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Learned Volume 3, Issue 51
Welcome to Learned, a short, weekly look at language, education, and everything else under the sun. I’m Joel, linguist, teacher, slacker. This week, we're vibin'. Just vibin'.
"Good Vibrations" hit the airwaves in late 1966. Written by Brian Wilson and Mike Love, the song represented a change in musical direction for The Beach Boys and a change in what was possible for pop music. Over the course of three minutes and thirty-five seconds, the narrator, backed by a chorus of psuedo-barbershop-quartet affirmations, reveals that he is getting a really good feeling from the girl he has just met.
As the story goes, Brian Wilson wanted to call the song Good Vibes. When hired lyricist Tony Asher insisted he change the lyrics to "good vibrations" to better fit the melody, Wilson protested that that was not how people actually talked. And he was right. Beginning in the late 50s or early 1960s, as newly minted ancient traditions rooted in the ideas of cosmic energy took hold amidst the general grooviness of the San Francisco flower power scene, vibes emerged as a way of describing the feelings of a place, person, or ideas*. It has remained popular throughout the ensuing decades, so much so, in fact, that it, like all popular words before it, is facing a pushback from those who decry its use.
Just so we're all on the same page, here are a few definitions of vibe. From Merriam-Webster:
(n) a distinctive feeling or quality capable of being sensed
(v) to enjoy music; to be in harmony; to convey a sense of (a place, a feeling, etc.)
And, because this word is undergoing yet another resurgence via Tik Tok, here's the urban dictionary definition:
To chill , be at peace, & let life do it's (sic) thing.
Nice. Even wholesome. So now for the backlash. In 2013, The New York Times conducted an audit of its writing and found that the words ~centric and vibe appeared more from the mid-aughts onward than they had in the preceding three decades. Their conclusion? They needed to find different words to use. In a follow-on piece, The Atlantic conducted a similar review (somewhat tongue-in-cheek) of The Wall Street Journal, The New York Post, and their own blog, The Atlantic Wire. Conclusion? The Wall Street Journal and The Atlantic sat, relatively vibe-free in a field of reasonable use. The New York Post, however, used vibe almost egregiously, especially in its lifestyle section.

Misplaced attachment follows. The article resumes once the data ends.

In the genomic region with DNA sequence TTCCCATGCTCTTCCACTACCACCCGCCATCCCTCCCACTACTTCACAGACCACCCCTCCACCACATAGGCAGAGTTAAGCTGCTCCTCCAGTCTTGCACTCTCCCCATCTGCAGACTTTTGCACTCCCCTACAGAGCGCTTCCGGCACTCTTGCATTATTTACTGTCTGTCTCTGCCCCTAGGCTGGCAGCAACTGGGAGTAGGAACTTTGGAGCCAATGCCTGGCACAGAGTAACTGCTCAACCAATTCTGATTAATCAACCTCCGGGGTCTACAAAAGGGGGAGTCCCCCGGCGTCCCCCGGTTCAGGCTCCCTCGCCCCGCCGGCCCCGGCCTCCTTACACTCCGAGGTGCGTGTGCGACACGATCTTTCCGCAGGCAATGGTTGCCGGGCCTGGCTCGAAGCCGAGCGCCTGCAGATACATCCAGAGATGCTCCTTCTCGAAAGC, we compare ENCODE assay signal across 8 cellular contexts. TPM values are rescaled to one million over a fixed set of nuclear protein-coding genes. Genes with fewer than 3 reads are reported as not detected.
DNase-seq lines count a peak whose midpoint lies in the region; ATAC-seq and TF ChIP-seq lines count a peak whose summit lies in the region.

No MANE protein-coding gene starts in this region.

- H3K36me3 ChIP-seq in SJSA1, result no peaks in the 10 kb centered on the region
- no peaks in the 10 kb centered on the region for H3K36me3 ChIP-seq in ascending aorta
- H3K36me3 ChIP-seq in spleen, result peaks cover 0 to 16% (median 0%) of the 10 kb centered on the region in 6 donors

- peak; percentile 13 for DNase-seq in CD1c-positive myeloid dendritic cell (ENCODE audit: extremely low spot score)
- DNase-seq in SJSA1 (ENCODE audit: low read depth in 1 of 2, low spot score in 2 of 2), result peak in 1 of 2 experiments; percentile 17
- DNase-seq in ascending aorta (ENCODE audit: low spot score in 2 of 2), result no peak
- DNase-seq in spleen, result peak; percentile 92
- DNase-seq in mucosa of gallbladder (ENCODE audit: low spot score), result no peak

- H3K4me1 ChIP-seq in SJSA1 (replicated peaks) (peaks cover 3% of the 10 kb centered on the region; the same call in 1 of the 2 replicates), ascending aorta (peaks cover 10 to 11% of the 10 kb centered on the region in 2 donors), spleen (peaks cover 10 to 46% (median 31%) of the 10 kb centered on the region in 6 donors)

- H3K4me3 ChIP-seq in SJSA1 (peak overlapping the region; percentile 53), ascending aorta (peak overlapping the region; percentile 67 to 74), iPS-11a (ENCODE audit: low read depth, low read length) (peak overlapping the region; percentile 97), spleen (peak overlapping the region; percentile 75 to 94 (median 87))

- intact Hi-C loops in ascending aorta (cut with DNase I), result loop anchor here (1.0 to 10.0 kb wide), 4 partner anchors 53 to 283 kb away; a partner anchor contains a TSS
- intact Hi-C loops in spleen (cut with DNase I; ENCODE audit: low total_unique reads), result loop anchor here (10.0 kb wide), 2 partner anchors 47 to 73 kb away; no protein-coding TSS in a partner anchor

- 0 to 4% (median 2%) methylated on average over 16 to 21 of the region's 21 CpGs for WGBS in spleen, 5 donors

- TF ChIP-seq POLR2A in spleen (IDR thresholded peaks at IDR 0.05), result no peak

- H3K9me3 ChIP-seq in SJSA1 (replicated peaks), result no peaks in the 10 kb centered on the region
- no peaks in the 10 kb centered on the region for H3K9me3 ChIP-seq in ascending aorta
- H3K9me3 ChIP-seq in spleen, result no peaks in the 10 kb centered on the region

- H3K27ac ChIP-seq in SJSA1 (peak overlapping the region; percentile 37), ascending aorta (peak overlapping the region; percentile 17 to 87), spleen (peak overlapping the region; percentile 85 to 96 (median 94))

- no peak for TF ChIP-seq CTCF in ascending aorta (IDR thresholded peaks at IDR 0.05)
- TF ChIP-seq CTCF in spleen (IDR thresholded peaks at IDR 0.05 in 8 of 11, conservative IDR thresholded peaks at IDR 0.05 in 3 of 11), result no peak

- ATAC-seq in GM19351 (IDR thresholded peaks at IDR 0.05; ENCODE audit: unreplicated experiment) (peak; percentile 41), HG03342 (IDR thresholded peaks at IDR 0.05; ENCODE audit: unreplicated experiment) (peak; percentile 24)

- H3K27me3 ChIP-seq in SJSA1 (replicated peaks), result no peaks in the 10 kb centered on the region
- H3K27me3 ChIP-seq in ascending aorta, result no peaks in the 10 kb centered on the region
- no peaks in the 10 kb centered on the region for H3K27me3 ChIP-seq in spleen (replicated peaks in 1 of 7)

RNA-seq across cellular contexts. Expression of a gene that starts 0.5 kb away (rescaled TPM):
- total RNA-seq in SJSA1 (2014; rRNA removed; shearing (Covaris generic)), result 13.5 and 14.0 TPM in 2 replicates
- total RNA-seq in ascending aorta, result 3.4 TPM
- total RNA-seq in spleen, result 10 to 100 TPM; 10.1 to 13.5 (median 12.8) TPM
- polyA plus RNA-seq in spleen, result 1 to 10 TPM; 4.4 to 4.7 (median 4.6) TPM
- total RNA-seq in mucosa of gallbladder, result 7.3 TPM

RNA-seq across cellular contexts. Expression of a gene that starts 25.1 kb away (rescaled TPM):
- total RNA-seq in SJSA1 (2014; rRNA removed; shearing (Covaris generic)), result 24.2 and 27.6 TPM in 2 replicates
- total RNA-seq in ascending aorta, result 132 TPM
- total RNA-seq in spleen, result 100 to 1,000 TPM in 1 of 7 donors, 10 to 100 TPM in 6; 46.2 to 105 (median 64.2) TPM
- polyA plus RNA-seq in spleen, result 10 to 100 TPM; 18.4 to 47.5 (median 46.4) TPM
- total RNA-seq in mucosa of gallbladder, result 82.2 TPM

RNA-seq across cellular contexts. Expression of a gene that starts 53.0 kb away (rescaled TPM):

Three years later, in a piece published on Medium, writer Jenny Bahn declared, "we have reached peak vibes," and called for an end to the casual use of the word on social media, arguing that vibes is a cheap way of avoiding having to use a word representing a real feeling. The word seems to have become relegated to that most horrid of states: the hashtag.
Okay. Perhaps three articles do not a backlash make. However, I think it's worth taking a look at the shared point between all three articles - there are better words to use in many situations. Thesaurus.com, in fact, promises 437 different synonyms for vibes. But I disagree. On the Thesaurus.com site, the first dozen or so words listed as replacement are all...spooky. The reason for this is that Thesaurus.com breaks up its 400+ definitions by relating them to the various meanings of vibes. And so the spooky ones on the first tab are all treating vibe as a synonym of portent. Which, okay, but what about the other sixteen tabs?
In The Atlantic article, author Eric Levenson cites the following uses of vibes by The Atlantic Wire:
The recent Princess Diana film had a "Lifetime-y vibe." Brooklyn has a "casual, smart kind of Bohemian vibe."
I don't have a problem with either of these and, in fact, Levenson states that these are the best uses from their magazine. But, for the sake of exercise, which of the following words from Thesaurus.com would you use in their place: portent, premonition, presentiment, reaction, reply, response, sensation, sensibility, sixth sense, undercurrent, fellow feeling, local color, retroaction, sensitiveness, emotion, feel, or foreboding?
Myself, I'd go for feel to replace vibe in both cases, but, honestly? I don't think they need to be replaced. (And, as stated, the article calls these the best uses. I'm curious to know what they would call the egregious cases, but they don't say.) In other words, sure, vibes is being overused right now. But so was chill and so was groove and so was whatever came before those. It'll pass. And before long there will be something entirely new to take its place. I look forward to vibing** with it, whatever it is.
Until next time, stay chill, stay groovy. Learn something.
*I know, I know, massive over-simplification and confluence of separate events. One day I'll write a book about it all and be as scientifically rigorous as possible. But that day is not today.
**My spell-checker caught this as a non-word which is interesting as all three dictionaries I consulted list it as a verb. Meanwhile, vibin', used in the first paragraph seems to be okay.